Many states require professionals who practice through limited liability entities to have certain levels of malpractice insurance in place. Others provide that while a PC or PLLC provides limited liability protection with respect to most obligations, that it does not do so with respect to professional malpractice obligations (at least if malpractice insurance requirements are not satisfied).

Many states also have ethical rules that prevent professionals from sharing profits in a manner equivalent to an equity interest in an entity with non-professionals, in theory, to make sure that decisions pertinent to the professional activities of the firm are made by professionals exercising professional judgment in light of their ethical responsibilities that is independent from the judgment of non-professionals who don't share the same ethical responsibilities. But to a great extent, it is really just a form of economic protectionism achieved through the cartel structure of professional regulation, a tradition that dates all of the way back to the Hippocratic Oath of doctors in Greece in antiquity (which in addition to its famous provisions is also stuffed full of economic protectionist provisions).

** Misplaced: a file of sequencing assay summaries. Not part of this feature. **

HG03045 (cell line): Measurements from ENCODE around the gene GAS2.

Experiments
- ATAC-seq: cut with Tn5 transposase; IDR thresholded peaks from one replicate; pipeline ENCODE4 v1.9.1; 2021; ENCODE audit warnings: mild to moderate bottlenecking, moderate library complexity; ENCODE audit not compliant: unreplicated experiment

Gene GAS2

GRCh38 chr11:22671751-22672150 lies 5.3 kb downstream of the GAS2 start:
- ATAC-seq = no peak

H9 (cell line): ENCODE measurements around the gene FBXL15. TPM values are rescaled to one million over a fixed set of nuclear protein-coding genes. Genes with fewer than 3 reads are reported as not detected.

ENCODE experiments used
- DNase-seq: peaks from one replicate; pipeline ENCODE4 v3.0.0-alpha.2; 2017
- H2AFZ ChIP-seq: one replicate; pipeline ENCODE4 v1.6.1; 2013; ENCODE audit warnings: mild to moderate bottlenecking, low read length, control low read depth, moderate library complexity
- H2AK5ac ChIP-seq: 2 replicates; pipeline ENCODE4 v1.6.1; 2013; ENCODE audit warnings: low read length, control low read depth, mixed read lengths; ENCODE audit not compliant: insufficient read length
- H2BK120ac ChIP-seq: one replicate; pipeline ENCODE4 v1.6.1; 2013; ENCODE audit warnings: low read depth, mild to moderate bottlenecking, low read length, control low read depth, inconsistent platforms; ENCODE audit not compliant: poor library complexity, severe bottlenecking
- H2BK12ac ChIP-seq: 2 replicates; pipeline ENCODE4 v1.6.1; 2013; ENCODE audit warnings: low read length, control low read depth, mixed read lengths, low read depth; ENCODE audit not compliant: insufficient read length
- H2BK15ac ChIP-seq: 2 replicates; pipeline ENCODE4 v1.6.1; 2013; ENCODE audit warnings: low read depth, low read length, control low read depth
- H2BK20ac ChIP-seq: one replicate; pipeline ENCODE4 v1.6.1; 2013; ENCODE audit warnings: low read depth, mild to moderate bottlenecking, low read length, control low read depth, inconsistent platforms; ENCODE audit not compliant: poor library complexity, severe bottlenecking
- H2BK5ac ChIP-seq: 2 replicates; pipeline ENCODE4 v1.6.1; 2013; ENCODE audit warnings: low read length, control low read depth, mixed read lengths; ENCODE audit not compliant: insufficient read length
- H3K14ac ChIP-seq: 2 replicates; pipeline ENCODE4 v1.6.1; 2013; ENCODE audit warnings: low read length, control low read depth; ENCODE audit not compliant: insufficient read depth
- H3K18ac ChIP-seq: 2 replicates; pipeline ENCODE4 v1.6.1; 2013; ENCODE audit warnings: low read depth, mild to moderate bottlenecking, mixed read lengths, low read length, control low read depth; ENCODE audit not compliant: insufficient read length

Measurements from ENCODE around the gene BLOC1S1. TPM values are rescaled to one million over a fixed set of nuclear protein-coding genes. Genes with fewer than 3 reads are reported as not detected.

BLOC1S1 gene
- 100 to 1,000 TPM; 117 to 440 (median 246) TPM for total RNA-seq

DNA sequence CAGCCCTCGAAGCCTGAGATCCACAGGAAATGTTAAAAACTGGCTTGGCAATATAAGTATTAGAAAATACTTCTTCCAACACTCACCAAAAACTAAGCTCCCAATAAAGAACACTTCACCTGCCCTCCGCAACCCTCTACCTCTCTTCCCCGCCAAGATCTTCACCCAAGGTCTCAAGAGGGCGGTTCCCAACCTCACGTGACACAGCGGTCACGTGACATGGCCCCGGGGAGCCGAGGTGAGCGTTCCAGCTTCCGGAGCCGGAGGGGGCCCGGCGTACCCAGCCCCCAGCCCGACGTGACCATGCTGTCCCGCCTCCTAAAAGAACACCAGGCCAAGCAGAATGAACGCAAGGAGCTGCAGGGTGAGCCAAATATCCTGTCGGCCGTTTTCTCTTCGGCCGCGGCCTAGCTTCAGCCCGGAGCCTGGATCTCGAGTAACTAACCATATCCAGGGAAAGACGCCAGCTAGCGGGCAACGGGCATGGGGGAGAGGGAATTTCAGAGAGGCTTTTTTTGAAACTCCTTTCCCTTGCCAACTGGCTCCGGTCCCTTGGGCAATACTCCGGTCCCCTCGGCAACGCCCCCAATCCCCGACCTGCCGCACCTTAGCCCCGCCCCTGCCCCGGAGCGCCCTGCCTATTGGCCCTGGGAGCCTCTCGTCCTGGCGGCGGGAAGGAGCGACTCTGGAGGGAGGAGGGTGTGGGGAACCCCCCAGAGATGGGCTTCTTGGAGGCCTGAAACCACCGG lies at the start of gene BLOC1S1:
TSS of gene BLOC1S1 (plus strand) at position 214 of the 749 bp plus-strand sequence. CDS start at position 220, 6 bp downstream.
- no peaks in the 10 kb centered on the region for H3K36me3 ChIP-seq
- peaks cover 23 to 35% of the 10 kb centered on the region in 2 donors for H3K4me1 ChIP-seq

Later on, when professionals practicing through an entity became commonplace, the substantive requirements were retained as professional ethical rules, but the requirement for a special form of entity was dropped in many states. But the power of inertia in the law is great, so many states retained the PC/PLLC requirement.

Keep in mind that even if the state where the entity is formed does not itself require a PLLC or PC form of entity, an entity can operate in more than one state in a multidisciplinary practice.

Thus, if your firm has professionals that practice in both State A which the entity is formed, that does not require PC/PLLC entity forms, and also in State B which does require PC/PLLC entity forms to engage in providing professional services through a limited liability entity, retaining the PC/PLLC option makes sense in State A even though it is no longer required.

The secondary reason to use a PC/PLLC form is for marketing purposes. When professional firms had to be organized as a PC or PLLC, the public became accustomed to that idea that legitimate professionals organized into limited liability firms used the PC/PLLC entity designation without really knowing why, and some firms retain that designation because the public expects it and it confers a sense of legitimacy and normalcy.

Are there perhaps tax or liability benefits that PLLC's provide that LLC's don't?

No.